4 key changes in office design over the past 10 years

posted: 1/08/17

The average employee spends nearly half of the working day in the office, and over 245 days a year. Over the last decade, design and the wellbeing of employees have become more and more important when designing an office space.

With the innovative spaces designed by some of the Silicon Valley tech giants such as Google and Apple, companies are putting more emphasis on building a place for people to thrive, rather than a place focused on work. The thinking behind this is that if your employees are happy and comfortable, they will be more productive and enjoy their time more in the workplace.

In this blog, we look at some of the key changes in office design and build over the last ten years and explain the reasoning for them.


The death of the cubicle and the rise of open plan

Open plan office spaces aren’t a new idea. They were first introduced in the 1960’s, when the workplace took a page out of politics to try and get away from a top-down power structure to a more democratic one that encourages interaction and more human behaviour.

key changes in office design

Although this approach worked for some of the more forward thinking, the concept was quickly substituted by many (especially in the US) for a design that had more of a degree of privacy. The cubicle office was a compromise that let employees enjoy a modicum of privacy whilst remaining open and available.

Over the last ten years, there have been steps to grow a flexible working space, moving away from the extremes of Taylorism and Bürolandschaft to find a common ground that has both private and open spaces.

A good example of this is to incorporate spacious meeting areas and “hotspots” within your office landscape to encourage meeting and collaboration.

Our Design for St Paul’s Place Sheffield, which was recently shortlisted for the RIBA Yorkshire Awards, features spacious and open meeting space on upper floors encouraging a sense of inclusion and collaboration with a reception area available on the ground floor for tenants to have a more casual, flexible area to hold meetings. Find out more about it here.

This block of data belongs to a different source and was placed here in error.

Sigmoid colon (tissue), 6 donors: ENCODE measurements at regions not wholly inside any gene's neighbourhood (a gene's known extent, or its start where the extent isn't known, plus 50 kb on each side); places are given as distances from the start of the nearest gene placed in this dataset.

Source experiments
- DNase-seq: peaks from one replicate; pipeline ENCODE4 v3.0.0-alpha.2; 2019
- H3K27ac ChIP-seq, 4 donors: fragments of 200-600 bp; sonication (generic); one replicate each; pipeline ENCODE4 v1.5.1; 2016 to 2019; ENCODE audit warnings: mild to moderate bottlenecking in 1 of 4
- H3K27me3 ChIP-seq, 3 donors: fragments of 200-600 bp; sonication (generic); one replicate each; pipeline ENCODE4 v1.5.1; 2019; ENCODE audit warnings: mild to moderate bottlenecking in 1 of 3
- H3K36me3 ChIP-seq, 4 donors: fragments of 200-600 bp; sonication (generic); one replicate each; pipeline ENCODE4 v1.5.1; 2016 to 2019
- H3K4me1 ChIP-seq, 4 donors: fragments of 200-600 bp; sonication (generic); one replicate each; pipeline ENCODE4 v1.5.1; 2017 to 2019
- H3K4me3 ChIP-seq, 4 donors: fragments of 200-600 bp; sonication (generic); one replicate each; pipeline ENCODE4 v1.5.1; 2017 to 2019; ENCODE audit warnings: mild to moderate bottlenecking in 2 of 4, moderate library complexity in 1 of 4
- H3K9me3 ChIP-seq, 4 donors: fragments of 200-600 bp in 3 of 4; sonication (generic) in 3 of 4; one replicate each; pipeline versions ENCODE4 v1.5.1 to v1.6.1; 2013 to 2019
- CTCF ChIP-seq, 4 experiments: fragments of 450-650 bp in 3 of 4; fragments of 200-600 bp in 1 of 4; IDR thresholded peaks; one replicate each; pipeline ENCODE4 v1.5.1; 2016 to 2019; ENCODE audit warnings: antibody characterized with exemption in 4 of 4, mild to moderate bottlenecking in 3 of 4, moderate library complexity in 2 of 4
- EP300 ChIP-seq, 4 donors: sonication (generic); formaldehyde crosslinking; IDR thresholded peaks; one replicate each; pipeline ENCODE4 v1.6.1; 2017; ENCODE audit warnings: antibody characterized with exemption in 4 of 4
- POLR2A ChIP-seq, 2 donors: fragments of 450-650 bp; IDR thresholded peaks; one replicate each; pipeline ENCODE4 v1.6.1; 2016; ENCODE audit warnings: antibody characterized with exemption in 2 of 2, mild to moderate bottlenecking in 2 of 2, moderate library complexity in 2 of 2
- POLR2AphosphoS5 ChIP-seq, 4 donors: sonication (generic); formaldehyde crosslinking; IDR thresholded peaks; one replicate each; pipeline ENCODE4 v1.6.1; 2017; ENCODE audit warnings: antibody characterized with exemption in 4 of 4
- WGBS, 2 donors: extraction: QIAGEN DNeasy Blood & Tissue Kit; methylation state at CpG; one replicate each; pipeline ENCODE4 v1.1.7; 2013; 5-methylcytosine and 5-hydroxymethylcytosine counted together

Flexible working spaces

With the advancement of technology and the rise of the coffee shop working culture, millennials and graduates are more comfortable working in social groups like college and university, rather than a strict corporate culture.

key changes in office design

A survey suggests that new graduates prefer to work in groups with a university style approach to how and where to work.

key changes in office design

In university, students have a wealth of places to work and study, all with their own merits. The modern office design is now trying to mirror this culture, offering different spaces to work that allow movement between:

  • Ideation and focus. Private places to collaborate.
  • Engagement with others. Open areas for meal times and daily work.
  • Quiet places to rest the brain, get away from others, and do focused work.

By designing an office that allows your employees to enjoy their time and thrive in the workplace, you stand a better chance to retain your top talent.


Active workplaces and well-being

Well-being is one of the biggest trends in modern office design. Millennials entering the workplace rank holistic well-being as a strong priority when looking for a potential employer.

Active workplaces are office spaces that are designed from the ground up to encourage mobility, such as making stairs more attractive to use, building paths and walkways indoors and outdoors that encourage further walking, and placing key office “hotspots” in different locations, encouraging movement.

key changes in office design
Photo credit: Giles Rocholl

Office well-being has gone from strength to strength over the last ten years, inspiring the formation of the International Well Building Institute, which administers the standard, which focuses on the health and quality of life of a building’s occupants. Find out more here.


Technological flexibility

The speed at which technology moves has required architects and office designers to be much more flexible when installing and adopting technology in the work place.

You now must think that what is great today may be completely obsolete in 6 months, so offices must incorporate flexible technological solutions that can be upgraded, or even replaced without too much disruption to business.

Within the last decade, the model has shifted. Technology is no longer a fixed thing within a building, it needs to be fluid in order to adapt to a speeding technological world.


Over to you…

From cubicles farms to a shifting, custom built landscape, office design and architecture has become a place for people, not just for work.

What’s your ideal office design? Follow Hodder + Partners on LinkedIn and Twitter and let us know.